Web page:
All babies undergo some hypoxia during labor and most babies are born a little purpleish gray. As a matter of fact, when I give APGARS, I've never given a 10-10 because I've never seen a baby who was 100% pink at one minute. It usually takes about 5 mintues, minimum, to get them pink to the feet and hands.
Some babies are born more purple than others. I was taught to assess baby's condition during crowning by the color of the scalp: pinkish gray is a-okay, whitish-gray is still okay, purpleish-gray means there's some oxygen deprivation, dusky purple means there's more oxygen deprivation and blackish-purple means baby will probably need some form of resus. Some babies have more difficulties with crowning than others: babies who are malpositioned, babies who descend very quickly, and to a much lesser extent, babies with nuchal cords (around the neck). Babies in those circumstances tend to be a little more purple than others.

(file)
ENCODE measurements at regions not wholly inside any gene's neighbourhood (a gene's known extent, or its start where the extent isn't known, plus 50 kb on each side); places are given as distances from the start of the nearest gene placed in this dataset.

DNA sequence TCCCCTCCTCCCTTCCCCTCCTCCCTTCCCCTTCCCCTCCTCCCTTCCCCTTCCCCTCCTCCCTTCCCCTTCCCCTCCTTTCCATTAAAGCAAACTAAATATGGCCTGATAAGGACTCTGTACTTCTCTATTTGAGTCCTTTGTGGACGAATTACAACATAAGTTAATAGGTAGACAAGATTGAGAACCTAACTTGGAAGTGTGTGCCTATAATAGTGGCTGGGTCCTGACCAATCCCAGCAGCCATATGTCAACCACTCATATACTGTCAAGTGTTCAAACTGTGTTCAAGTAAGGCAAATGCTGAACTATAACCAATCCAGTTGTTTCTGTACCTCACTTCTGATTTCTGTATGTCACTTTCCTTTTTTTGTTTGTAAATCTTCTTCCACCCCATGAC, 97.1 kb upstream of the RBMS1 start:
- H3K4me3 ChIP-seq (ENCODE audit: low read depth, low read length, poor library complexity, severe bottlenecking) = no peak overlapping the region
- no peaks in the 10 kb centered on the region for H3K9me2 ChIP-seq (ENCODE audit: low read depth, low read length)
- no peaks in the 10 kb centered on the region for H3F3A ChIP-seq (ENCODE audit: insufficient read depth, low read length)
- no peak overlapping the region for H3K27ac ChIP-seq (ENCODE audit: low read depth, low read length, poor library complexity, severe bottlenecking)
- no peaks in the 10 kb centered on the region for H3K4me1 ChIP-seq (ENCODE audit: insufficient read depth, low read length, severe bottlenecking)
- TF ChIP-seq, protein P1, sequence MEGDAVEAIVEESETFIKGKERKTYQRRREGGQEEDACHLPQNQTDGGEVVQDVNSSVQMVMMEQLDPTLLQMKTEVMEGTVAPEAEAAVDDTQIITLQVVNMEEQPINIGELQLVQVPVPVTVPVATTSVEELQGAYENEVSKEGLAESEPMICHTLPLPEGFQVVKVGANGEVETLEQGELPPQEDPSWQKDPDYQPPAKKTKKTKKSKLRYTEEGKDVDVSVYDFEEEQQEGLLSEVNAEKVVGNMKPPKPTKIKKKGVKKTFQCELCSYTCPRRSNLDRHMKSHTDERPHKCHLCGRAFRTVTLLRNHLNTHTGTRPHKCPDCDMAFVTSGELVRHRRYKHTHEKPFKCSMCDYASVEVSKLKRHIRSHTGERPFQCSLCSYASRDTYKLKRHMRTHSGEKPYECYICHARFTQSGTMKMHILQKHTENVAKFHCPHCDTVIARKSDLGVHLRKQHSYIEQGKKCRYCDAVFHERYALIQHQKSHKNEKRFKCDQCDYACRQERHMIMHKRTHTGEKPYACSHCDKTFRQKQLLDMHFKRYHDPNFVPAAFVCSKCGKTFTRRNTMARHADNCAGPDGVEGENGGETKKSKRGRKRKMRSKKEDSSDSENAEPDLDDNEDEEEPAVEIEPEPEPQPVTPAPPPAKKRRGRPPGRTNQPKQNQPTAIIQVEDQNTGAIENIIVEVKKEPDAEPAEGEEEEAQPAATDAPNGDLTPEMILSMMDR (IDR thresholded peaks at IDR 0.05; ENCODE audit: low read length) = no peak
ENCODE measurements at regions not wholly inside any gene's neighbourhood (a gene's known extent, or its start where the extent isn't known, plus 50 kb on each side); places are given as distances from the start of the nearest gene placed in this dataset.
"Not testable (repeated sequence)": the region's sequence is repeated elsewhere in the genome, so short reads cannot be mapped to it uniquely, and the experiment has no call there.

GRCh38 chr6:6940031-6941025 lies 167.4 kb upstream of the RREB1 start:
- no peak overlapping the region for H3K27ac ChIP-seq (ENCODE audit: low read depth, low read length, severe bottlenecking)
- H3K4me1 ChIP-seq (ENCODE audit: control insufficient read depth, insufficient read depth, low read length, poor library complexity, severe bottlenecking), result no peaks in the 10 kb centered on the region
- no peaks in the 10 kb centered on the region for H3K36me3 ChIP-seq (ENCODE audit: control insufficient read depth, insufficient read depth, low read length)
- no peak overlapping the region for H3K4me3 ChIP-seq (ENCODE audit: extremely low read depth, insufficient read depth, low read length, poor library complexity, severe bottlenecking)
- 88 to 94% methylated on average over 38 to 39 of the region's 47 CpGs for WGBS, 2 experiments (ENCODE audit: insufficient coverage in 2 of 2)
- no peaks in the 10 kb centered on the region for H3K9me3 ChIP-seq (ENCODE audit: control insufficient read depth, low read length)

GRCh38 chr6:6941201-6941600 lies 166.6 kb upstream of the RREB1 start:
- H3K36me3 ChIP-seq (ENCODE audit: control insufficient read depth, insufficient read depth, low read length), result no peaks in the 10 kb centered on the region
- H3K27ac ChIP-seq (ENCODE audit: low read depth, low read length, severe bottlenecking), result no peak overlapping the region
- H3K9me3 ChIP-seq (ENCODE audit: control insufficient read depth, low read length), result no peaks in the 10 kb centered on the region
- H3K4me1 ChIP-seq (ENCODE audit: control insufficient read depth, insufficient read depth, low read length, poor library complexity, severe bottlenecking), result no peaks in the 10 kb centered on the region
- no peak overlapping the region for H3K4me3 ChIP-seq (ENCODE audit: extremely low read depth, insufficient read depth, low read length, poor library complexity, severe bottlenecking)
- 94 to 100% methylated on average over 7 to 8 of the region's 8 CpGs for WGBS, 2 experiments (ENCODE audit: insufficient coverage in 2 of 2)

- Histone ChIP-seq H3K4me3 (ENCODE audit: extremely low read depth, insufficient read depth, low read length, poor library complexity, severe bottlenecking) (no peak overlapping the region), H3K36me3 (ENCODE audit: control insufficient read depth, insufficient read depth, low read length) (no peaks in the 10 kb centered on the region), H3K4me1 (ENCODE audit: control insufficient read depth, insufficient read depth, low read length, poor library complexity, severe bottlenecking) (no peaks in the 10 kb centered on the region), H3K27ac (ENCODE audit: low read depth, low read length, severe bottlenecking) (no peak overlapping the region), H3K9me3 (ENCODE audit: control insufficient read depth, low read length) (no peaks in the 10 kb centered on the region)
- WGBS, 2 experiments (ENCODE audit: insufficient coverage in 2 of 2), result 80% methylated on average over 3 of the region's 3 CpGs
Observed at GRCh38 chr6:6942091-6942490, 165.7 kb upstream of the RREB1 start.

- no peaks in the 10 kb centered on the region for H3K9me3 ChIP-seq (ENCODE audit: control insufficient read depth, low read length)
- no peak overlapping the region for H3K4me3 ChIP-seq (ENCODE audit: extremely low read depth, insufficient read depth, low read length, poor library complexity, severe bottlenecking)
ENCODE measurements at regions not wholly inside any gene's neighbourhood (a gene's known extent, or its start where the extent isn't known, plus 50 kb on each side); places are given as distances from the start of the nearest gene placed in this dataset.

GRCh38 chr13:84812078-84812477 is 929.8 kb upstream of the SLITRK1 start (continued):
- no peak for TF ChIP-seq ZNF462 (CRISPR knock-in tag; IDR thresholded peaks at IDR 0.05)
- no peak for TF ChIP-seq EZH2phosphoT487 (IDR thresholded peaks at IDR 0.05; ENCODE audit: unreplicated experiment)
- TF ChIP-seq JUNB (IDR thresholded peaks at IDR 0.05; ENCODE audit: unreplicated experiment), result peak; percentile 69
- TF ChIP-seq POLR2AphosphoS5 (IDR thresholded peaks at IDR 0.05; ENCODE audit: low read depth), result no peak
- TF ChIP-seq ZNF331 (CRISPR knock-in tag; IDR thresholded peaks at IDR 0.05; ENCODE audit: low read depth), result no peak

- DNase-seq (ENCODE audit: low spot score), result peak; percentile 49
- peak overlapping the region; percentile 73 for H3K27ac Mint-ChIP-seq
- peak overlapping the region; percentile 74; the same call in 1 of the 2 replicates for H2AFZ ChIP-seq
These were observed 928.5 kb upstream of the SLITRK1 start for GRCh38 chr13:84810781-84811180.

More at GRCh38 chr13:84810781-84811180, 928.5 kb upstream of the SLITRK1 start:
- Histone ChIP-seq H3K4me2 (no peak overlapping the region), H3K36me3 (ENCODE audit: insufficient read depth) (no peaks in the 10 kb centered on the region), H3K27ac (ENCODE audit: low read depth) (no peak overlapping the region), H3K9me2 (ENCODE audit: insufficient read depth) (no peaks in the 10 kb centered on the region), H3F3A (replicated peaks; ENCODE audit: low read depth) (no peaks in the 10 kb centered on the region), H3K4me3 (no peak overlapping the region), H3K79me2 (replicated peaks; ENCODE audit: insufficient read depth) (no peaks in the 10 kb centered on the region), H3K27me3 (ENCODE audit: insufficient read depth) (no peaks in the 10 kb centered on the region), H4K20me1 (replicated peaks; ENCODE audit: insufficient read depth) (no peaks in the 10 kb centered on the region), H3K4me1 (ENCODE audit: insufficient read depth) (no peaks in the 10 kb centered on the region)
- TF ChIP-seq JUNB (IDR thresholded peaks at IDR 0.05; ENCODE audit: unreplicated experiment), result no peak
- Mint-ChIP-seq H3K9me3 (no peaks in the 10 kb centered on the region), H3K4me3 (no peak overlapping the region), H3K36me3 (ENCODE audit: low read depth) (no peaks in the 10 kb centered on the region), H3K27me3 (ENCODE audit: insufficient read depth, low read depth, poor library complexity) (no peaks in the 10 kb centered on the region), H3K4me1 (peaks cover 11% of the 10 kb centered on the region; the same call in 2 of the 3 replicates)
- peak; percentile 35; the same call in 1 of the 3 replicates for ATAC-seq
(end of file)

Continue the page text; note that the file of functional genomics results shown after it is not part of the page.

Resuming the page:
The cord clamping and cutting is a big issue. Just because baby is breathing doesn't mean that they are getting 100% of the oxygen they need through their (newly functioning) lungs. Having the placenta still pumping oxygenated blood to the baby helps a lot with oxygen perfusion and babies who have oxygen coming to them from the placenta for longer tend to pink up more quickly than those whose cord is cut immediately.
Charlotte, midwife to some awesome women, wife to Jason, and no longer a mama to all boys S ('01), A ('03) S ('08) and L ('10).